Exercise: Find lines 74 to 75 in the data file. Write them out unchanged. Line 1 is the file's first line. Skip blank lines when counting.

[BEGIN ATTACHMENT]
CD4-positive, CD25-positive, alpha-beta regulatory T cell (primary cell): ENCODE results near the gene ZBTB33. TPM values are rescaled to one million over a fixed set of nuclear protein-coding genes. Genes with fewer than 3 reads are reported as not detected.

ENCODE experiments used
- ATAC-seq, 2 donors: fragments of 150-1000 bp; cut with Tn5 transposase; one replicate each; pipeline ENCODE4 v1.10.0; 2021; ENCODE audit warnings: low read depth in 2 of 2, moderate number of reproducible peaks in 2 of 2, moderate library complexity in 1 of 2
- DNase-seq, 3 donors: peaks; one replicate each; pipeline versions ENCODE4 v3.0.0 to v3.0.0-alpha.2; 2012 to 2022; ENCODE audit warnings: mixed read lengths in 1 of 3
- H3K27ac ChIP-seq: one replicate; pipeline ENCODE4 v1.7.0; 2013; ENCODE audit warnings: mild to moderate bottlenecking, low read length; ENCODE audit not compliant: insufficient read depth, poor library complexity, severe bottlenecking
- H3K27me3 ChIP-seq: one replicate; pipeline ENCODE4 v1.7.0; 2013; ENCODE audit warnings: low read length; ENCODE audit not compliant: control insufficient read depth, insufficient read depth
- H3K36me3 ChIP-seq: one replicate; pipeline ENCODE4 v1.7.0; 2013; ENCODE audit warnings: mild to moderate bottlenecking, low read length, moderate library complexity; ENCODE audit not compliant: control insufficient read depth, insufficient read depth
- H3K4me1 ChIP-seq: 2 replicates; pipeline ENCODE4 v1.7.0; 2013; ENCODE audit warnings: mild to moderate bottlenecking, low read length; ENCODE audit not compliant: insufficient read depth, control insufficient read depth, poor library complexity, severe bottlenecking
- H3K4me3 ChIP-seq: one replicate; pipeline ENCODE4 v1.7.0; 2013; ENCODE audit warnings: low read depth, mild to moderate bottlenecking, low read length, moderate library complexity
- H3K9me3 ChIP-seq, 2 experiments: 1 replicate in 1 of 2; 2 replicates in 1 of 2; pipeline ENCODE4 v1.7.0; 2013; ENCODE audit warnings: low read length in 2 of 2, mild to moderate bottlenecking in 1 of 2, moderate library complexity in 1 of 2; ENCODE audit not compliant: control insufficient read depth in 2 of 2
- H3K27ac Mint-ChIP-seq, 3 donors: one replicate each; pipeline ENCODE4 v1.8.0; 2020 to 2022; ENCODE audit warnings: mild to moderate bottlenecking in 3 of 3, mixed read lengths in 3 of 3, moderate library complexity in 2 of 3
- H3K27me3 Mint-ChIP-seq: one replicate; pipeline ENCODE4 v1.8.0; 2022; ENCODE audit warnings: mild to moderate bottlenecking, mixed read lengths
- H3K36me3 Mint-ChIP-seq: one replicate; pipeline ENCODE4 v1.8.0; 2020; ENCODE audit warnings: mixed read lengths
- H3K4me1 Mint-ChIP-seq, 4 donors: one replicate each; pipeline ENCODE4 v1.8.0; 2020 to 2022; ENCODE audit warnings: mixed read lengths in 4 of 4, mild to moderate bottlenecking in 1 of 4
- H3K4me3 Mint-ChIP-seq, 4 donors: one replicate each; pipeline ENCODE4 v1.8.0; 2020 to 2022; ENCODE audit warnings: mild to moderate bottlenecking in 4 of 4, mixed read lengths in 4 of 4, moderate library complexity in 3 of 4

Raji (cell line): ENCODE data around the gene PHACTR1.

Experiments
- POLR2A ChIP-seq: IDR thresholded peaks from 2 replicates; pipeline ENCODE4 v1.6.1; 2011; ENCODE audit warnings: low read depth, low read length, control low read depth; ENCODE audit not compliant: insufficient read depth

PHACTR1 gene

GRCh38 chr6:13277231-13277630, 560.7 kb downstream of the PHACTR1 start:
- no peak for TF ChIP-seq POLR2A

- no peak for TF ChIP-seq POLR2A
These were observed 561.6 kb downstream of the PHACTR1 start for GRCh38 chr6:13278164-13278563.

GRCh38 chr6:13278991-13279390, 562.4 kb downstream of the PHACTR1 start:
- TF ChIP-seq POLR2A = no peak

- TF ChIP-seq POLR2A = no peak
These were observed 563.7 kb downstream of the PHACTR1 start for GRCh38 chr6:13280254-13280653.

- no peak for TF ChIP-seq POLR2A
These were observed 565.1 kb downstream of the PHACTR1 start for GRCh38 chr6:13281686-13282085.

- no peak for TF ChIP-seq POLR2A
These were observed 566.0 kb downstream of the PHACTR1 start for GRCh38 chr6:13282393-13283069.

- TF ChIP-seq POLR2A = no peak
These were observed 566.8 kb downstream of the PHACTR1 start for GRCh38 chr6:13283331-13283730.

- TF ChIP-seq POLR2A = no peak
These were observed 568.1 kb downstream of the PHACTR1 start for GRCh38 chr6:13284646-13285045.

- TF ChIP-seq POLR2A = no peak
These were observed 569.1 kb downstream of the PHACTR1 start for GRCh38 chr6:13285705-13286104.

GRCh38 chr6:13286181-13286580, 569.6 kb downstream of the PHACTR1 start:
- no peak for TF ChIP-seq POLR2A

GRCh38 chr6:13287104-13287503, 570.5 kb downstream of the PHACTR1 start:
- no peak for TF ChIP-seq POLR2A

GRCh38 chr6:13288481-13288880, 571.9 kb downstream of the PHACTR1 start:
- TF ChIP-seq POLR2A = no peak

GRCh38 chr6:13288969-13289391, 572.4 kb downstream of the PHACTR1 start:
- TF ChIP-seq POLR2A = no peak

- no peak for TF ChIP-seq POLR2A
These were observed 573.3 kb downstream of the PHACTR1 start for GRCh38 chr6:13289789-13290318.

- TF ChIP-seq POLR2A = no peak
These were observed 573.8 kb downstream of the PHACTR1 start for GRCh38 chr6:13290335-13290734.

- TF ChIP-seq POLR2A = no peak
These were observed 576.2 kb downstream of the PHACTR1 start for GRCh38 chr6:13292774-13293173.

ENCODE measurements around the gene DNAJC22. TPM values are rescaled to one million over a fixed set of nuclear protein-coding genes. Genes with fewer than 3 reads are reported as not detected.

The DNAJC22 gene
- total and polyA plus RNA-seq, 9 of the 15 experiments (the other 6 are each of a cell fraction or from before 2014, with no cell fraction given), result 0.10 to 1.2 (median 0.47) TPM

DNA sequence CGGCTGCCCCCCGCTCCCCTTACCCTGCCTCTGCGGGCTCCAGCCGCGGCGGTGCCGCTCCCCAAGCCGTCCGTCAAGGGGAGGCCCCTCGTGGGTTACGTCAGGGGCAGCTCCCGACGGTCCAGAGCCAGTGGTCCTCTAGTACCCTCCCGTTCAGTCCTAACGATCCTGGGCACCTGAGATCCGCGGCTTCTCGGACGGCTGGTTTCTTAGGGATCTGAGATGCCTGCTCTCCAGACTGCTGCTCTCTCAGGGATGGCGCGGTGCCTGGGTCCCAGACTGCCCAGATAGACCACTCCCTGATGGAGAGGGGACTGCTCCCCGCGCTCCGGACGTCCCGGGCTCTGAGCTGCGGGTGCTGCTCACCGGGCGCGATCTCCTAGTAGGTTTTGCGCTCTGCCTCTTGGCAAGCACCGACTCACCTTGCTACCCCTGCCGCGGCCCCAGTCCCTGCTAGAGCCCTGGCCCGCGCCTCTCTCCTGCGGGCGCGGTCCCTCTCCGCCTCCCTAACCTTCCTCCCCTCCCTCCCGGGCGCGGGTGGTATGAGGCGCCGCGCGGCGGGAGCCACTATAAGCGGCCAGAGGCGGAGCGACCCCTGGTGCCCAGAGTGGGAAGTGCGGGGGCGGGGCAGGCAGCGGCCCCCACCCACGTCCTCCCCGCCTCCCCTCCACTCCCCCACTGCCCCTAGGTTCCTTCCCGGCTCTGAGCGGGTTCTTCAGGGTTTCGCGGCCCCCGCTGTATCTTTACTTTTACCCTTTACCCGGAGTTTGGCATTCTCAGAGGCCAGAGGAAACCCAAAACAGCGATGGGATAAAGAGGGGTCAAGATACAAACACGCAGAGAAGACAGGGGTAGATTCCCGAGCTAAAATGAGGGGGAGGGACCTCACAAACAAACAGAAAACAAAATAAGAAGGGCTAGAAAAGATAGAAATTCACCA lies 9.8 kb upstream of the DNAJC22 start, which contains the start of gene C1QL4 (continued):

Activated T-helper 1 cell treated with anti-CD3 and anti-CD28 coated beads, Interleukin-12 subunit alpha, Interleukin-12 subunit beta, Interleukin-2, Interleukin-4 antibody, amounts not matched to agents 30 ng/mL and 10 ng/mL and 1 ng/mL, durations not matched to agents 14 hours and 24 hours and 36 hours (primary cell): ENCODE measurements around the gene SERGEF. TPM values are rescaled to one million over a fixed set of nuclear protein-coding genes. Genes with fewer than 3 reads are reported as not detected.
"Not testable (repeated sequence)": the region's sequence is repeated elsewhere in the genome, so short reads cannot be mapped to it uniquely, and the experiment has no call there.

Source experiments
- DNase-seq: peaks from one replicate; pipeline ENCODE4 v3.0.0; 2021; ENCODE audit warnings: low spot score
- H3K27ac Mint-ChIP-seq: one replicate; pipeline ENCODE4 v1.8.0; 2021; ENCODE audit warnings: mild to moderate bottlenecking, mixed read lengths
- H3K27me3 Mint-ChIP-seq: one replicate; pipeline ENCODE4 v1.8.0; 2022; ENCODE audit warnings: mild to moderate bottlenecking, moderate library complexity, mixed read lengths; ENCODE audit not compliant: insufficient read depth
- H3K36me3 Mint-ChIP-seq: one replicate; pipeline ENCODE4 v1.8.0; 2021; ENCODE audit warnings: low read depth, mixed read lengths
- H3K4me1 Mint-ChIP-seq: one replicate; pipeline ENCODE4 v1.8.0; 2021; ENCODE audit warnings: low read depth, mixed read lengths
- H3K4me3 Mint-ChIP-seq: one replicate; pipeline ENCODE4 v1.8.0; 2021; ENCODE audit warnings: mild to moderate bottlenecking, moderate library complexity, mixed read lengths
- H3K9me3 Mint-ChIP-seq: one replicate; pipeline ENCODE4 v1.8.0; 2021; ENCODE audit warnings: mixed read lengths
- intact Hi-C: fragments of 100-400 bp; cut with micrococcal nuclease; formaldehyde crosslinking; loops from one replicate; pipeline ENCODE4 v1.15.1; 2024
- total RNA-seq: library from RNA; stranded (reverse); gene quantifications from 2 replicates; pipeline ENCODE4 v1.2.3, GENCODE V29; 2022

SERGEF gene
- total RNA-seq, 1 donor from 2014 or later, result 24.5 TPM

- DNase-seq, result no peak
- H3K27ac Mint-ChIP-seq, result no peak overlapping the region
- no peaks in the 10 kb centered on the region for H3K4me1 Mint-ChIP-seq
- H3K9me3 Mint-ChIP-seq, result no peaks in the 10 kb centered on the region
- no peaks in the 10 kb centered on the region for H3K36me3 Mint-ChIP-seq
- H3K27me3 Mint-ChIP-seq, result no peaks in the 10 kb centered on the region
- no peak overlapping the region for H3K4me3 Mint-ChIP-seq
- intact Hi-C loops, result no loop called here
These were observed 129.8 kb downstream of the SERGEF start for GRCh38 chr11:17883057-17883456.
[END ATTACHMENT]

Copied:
- no peaks in the 10 kb centered on the region for H3K36me3 Mint-ChIP-seq
- H3K27me3 Mint-ChIP-seq, result no peaks in the 10 kb centered on the region